Image of Gallery in South Kensington
On display at V&A South Kensington
British Galleries, Room 125b

Salt Spoon

ca. 1863 (made)
Artist/Maker
Place of origin

Object Type
Small condiment spoons for serving salt and mustard evolved gradually from about 1730 onwards. As more salt cellars for the use of individual guests appeared on dining tables, it was more polite and elegant for guests to use spoons rather than their fingers or the point of a knife to take salt and put it on their plates.

Design & Designing
Salt spoons, especially those made before the 19th century, can be shovel or shell-shaped. This salt spoon, however, is of a miniature ladle style with a wide, deep bowl and curved handle. The ladle style became popular from about 1780.

Manufacturer
The salt spoon was perhaps made by the manufacturers Samuel Roberts and Charles Belk of Sheffield, Yorkshire. One of the specialities of the firm was the production of spoons and forks.


Object details

Categories
Object type
Materials and techniques
Electroplated nickel silver
Brief description
Electroplated nickel silver salt spoon, possibly manufactured by Samuel Roberts and Charles Belk, Sheffield, ca. 1863.
Physical description
Spoon with rounded bowl on Fiddle pattern handle.
Dimensions
  • Length: 9.8cm
  • Width: 2.5cm
  • Height: 10mm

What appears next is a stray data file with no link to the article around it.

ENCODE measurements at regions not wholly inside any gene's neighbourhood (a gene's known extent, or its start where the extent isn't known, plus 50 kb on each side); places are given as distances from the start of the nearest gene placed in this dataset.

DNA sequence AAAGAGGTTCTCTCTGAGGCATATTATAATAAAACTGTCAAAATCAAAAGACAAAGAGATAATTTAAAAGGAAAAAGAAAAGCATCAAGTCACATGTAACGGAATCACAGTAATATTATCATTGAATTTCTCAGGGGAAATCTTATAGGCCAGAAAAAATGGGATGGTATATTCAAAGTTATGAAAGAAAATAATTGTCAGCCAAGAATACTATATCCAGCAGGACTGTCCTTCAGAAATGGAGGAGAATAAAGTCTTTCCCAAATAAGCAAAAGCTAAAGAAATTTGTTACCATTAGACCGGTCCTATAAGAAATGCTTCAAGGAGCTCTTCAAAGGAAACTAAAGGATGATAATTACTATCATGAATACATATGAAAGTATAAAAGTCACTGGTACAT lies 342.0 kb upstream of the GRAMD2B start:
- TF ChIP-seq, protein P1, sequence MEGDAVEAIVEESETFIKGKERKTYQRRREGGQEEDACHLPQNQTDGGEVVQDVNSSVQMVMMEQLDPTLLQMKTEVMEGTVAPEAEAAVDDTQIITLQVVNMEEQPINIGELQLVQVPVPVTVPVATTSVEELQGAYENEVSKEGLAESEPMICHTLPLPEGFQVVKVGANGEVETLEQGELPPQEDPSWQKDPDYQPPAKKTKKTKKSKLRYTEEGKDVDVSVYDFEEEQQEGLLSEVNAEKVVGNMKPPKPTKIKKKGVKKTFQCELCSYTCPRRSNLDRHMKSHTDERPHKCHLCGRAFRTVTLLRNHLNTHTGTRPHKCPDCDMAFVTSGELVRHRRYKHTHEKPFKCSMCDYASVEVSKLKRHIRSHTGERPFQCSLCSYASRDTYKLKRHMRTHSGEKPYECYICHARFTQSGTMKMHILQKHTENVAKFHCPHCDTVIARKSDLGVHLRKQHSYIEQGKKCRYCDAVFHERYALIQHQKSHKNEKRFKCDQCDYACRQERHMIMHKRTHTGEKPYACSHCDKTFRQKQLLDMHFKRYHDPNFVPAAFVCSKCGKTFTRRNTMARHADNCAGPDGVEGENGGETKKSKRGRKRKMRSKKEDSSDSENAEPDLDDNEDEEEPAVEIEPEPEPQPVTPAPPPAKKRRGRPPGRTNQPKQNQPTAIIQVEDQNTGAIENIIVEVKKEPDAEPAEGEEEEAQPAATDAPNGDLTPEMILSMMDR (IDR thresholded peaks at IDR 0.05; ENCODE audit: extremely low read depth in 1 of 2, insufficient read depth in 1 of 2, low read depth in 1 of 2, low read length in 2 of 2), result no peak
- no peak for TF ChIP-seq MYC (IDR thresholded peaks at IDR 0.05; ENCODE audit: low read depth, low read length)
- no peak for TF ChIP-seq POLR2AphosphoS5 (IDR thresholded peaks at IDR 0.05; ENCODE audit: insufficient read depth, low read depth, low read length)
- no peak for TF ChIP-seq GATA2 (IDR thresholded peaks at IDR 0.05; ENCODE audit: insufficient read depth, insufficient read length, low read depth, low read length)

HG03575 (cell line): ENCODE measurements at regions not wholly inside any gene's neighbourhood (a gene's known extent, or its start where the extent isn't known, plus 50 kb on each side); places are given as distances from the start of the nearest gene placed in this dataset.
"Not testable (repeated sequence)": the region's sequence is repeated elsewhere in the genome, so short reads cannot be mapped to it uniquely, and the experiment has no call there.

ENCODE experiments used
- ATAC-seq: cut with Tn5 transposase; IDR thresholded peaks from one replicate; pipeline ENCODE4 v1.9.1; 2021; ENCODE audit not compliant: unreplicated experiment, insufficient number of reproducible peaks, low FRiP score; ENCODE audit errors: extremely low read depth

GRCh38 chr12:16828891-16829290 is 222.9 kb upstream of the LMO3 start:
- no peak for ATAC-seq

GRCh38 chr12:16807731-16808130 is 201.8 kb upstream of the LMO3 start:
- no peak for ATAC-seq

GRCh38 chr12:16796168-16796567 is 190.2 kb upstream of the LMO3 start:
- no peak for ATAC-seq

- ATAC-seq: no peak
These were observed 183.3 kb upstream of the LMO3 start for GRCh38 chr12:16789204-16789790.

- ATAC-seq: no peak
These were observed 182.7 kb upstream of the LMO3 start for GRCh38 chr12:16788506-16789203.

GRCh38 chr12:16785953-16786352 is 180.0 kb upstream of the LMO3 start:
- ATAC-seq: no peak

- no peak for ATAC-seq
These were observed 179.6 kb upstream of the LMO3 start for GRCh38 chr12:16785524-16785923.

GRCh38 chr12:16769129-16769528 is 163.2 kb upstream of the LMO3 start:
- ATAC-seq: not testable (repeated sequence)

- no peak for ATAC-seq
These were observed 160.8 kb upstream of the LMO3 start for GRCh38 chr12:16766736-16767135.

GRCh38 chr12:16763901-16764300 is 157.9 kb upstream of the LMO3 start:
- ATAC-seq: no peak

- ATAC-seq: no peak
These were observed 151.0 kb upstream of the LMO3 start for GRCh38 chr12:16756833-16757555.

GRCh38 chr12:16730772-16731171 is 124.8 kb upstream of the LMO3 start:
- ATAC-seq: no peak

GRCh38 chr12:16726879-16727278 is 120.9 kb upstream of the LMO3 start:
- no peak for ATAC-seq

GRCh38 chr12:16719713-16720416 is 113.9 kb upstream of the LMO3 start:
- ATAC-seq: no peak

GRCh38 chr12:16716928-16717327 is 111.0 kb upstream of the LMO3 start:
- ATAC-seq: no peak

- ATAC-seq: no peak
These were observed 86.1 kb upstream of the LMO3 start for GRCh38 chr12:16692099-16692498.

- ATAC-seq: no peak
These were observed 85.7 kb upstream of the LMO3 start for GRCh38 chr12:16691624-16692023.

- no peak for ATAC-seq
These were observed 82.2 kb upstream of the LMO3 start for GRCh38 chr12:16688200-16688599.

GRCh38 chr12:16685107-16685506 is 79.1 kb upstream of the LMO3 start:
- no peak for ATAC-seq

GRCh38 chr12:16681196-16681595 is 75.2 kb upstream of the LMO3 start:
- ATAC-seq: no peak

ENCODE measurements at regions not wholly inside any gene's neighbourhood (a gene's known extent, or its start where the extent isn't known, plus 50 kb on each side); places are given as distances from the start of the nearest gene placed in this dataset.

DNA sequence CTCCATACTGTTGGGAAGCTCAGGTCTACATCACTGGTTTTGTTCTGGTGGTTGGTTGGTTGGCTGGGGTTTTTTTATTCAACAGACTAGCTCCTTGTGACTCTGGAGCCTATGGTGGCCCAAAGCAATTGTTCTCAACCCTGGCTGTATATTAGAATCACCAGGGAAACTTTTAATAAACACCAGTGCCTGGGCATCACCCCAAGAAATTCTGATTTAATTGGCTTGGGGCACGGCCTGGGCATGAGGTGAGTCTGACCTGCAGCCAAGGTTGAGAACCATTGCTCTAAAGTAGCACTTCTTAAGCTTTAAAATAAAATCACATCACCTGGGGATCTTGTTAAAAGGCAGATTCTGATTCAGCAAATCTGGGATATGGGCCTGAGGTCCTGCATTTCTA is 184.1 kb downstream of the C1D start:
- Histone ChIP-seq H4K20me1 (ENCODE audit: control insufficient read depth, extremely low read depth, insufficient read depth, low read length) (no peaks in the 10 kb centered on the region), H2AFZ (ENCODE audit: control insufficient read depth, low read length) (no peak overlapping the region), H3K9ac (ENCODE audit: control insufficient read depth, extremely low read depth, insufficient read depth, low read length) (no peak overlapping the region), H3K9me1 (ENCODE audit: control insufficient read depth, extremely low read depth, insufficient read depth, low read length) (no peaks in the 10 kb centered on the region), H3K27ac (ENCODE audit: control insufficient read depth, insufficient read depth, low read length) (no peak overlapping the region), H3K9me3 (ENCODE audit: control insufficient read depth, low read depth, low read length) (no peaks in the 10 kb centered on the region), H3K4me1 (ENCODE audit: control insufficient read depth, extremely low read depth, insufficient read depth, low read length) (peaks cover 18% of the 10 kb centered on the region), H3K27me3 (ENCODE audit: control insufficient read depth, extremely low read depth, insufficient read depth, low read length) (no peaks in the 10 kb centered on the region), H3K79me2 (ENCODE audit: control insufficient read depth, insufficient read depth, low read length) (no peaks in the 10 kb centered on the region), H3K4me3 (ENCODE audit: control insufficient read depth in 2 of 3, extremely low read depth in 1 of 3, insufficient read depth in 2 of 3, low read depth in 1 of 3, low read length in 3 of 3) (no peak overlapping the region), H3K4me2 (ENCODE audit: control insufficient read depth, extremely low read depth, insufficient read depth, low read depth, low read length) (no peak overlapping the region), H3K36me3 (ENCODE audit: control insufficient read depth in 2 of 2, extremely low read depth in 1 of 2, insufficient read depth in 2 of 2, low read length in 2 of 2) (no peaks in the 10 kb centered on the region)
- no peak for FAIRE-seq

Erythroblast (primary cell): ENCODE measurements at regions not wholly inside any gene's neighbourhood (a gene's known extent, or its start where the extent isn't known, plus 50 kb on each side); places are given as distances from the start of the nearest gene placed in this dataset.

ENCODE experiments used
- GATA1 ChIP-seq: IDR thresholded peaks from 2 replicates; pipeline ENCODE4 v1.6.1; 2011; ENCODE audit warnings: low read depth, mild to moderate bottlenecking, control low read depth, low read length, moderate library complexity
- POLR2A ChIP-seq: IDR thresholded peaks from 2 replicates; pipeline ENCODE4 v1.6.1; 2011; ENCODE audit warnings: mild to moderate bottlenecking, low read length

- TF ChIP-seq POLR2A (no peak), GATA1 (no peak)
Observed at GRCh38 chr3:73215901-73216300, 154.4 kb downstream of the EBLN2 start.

Dimensions checked: Measured; 27/06/2000 by ET
Marks and inscriptions
On back of handle: R&B in an oval, an Aladdin's lamp in a square, letter s in square, C or JP in square, A in shield.
Gallery label
British Galleries: SALT CELLARS AND SPOONS
Solid silver salt cellars feature in the Mappin Brothers catalogue of 1897. They came in sets of 4 or 6, including salt spoons, and were presented in a Morroco leather case. For a richly chased pattern, the price for a set of 4 was £4 15s (£4.75p), for a set of 6, £7. According to the cookery writer, Mrs Beeton, '....there should be a salt cellar between every two persons. Unless silver salt cellars are used, the glass ones should match the rest of the service. '(27/03/2003)
Credit line
Given by Helen Werner
Object history
Possibly manufactured by Samuel Roberts & Charles Belk, Sheffield
Summary
Object Type
Small condiment spoons for serving salt and mustard evolved gradually from about 1730 onwards. As more salt cellars for the use of individual guests appeared on dining tables, it was more polite and elegant for guests to use spoons rather than their fingers or the point of a knife to take salt and put it on their plates.

Design & Designing
Salt spoons, especially those made before the 19th century, can be shovel or shell-shaped. This salt spoon, however, is of a miniature ladle style with a wide, deep bowl and curved handle. The ladle style became popular from about 1780.

Manufacturer
The salt spoon was perhaps made by the manufacturers Samuel Roberts and Charles Belk of Sheffield, Yorkshire. One of the specialities of the firm was the production of spoons and forks.
Collection
Accession number
M.49-2000

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Record createdSeptember 21, 2000
Record URL
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